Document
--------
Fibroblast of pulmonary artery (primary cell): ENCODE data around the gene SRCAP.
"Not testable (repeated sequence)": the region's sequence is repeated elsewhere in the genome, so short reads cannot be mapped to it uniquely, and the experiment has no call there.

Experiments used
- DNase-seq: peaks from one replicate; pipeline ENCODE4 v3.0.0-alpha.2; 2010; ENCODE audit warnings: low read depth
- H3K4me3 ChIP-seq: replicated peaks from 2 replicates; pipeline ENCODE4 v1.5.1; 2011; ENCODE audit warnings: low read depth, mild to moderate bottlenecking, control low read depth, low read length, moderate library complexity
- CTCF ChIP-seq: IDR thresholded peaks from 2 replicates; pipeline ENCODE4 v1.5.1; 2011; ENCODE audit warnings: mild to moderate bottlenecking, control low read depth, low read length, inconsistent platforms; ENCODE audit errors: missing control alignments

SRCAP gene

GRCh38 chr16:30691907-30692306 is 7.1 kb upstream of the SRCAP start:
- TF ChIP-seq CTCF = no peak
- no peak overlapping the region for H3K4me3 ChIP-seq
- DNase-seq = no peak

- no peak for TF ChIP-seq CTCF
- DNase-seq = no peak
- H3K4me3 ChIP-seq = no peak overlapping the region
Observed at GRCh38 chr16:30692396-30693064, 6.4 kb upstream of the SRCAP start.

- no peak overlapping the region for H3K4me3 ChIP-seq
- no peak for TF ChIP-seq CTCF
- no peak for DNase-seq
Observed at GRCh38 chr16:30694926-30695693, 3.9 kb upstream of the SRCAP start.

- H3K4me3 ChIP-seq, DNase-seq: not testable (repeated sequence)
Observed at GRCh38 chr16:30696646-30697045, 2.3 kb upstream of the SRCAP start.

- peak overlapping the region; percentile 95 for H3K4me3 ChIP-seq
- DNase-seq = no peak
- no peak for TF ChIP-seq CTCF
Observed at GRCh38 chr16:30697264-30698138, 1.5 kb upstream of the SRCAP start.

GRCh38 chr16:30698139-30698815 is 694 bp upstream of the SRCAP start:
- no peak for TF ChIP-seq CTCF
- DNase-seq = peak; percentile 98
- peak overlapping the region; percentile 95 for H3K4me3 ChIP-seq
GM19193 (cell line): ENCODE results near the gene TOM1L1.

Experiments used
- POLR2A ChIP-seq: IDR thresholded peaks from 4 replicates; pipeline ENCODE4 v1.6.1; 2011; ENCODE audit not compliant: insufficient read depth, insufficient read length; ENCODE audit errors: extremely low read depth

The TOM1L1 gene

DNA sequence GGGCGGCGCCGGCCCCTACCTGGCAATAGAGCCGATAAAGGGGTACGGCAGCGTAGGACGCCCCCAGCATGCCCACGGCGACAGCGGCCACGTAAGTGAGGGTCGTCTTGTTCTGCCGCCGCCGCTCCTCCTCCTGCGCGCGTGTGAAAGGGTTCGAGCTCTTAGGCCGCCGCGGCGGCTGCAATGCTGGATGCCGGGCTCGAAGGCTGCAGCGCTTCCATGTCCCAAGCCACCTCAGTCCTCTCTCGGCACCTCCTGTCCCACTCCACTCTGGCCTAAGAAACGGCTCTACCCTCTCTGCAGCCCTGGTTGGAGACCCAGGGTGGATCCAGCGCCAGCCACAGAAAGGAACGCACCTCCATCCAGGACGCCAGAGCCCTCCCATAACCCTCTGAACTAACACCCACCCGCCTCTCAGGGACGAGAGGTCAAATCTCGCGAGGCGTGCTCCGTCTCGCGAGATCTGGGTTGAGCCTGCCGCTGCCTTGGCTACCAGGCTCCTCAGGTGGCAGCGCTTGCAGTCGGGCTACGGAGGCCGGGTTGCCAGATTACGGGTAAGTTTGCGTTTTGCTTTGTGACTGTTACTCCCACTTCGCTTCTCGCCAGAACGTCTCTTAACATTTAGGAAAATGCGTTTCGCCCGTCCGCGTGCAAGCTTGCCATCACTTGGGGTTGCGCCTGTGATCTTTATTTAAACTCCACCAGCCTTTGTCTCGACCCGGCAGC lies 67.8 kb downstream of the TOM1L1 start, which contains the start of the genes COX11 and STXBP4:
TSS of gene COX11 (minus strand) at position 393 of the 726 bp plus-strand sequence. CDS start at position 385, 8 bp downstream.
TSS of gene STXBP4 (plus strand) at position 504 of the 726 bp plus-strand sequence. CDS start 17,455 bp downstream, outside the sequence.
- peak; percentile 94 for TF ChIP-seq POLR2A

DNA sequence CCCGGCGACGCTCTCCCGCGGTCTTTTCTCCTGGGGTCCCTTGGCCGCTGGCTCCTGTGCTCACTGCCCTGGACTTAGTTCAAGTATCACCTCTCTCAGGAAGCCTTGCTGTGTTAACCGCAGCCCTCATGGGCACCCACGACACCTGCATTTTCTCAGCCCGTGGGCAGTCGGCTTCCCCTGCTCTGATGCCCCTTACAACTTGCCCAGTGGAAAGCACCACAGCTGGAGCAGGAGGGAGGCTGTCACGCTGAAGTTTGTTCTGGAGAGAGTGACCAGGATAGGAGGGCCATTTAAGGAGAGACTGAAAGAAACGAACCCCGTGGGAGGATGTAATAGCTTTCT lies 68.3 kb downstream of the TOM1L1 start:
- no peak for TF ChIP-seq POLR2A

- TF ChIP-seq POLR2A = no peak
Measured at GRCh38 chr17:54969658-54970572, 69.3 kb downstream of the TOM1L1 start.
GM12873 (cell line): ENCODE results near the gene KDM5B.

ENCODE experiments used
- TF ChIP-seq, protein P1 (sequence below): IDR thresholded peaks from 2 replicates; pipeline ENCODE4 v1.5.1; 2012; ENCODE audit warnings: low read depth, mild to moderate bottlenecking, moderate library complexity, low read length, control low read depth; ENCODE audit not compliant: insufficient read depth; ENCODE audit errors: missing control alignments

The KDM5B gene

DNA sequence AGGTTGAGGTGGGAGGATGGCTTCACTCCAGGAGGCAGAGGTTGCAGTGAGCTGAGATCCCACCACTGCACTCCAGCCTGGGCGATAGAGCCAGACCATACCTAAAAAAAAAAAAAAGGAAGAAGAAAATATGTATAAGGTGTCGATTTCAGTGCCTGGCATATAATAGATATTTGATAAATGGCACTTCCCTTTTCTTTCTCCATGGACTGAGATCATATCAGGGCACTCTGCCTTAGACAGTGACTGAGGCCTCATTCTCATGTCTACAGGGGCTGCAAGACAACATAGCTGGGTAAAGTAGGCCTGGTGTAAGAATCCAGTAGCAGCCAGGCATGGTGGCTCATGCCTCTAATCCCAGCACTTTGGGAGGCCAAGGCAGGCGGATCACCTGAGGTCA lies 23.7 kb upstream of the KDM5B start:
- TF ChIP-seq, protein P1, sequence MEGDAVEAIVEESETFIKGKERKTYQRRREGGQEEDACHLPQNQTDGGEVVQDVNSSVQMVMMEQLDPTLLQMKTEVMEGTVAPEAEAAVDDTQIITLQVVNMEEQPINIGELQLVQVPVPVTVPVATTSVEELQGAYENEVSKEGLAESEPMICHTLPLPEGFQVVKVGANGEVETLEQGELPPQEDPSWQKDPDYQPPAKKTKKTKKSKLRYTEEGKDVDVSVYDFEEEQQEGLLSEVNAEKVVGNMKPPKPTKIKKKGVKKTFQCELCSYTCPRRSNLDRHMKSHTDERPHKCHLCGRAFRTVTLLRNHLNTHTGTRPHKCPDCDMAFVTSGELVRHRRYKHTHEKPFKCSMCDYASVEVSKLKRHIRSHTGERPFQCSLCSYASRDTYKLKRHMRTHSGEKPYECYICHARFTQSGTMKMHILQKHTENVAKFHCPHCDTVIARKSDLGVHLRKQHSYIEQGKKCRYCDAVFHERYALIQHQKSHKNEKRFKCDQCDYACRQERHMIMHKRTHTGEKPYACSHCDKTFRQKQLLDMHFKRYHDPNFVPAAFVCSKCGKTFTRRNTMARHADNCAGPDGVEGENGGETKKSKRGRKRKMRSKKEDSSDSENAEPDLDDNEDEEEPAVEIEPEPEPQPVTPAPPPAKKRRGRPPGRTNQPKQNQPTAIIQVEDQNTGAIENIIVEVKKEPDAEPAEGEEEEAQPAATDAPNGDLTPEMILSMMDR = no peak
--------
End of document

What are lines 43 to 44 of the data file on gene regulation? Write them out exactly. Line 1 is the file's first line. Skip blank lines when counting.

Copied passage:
ENCODE experiments used
- TF ChIP-seq, protein P1 (sequence below): IDR thresholded peaks from 2 replicates; pipeline ENCODE4 v1.5.1; 2012; ENCODE audit warnings: low read depth, mild to moderate bottlenecking, moderate library complexity, low read length, control low read depth; ENCODE audit not compliant: insufficient read depth; ENCODE audit errors: missing control alignments